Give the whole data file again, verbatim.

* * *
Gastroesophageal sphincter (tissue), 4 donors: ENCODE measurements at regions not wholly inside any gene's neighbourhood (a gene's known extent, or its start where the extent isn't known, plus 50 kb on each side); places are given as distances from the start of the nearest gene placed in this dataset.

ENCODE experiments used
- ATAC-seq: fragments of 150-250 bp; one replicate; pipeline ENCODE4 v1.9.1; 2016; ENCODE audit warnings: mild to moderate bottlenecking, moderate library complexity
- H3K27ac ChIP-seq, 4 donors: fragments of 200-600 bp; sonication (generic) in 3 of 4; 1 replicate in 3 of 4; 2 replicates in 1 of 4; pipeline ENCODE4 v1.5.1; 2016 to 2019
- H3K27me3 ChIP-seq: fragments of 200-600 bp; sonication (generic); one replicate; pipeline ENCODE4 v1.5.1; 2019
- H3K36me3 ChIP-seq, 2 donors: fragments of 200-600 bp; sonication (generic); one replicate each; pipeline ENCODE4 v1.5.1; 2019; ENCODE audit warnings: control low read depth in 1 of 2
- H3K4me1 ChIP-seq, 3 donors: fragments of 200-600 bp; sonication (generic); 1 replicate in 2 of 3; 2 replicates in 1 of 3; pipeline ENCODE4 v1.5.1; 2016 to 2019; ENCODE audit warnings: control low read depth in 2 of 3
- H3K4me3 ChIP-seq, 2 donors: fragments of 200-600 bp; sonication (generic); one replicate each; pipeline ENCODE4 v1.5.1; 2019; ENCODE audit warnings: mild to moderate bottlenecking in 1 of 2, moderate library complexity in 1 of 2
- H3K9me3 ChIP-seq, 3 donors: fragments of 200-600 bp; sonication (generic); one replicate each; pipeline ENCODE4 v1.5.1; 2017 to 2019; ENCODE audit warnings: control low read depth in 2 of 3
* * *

Gastroesophageal sphincter (tissue), 4 donors: ENCODE measurements at regions not wholly inside any gene's neighbourhood (a gene's known extent, or its start where the extent isn't known, plus 50 kb on each side); places are given as distances from the start of the nearest gene placed in this dataset.

ENCODE experiments used
- ATAC-seq: fragments of 150-250 bp; one replicate; pipeline ENCODE4 v1.9.1; 2016; ENCODE audit warnings: mild to moderate bottlenecking, moderate library complexity
- H3K27ac ChIP-seq, 4 donors: fragments of 200-600 bp; sonication (generic) in 3 of 4; 1 replicate in 3 of 4; 2 replicates in 1 of 4; pipeline ENCODE4 v1.5.1; 2016 to 2019
- H3K27me3 ChIP-seq: fragments of 200-600 bp; sonication (generic); one replicate; pipeline ENCODE4 v1.5.1; 2019
- H3K36me3 ChIP-seq, 2 donors: fragments of 200-600 bp; sonication (generic); one replicate each; pipeline ENCODE4 v1.5.1; 2019; ENCODE audit warnings: control low read depth in 1 of 2
- H3K4me1 ChIP-seq, 3 donors: fragments of 200-600 bp; sonication (generic); 1 replicate in 2 of 3; 2 replicates in 1 of 3; pipeline ENCODE4 v1.5.1; 2016 to 2019; ENCODE audit warnings: control low read depth in 2 of 3
- H3K4me3 ChIP-seq, 2 donors: fragments of 200-600 bp; sonication (generic); one replicate each; pipeline ENCODE4 v1.5.1; 2019; ENCODE audit warnings: mild to moderate bottlenecking in 1 of 2, moderate library complexity in 1 of 2
- H3K9me3 ChIP-seq, 3 donors: fragments of 200-600 bp; sonication (generic); one replicate each; pipeline ENCODE4 v1.5.1; 2017 to 2019; ENCODE audit warnings: control low read depth in 2 of 3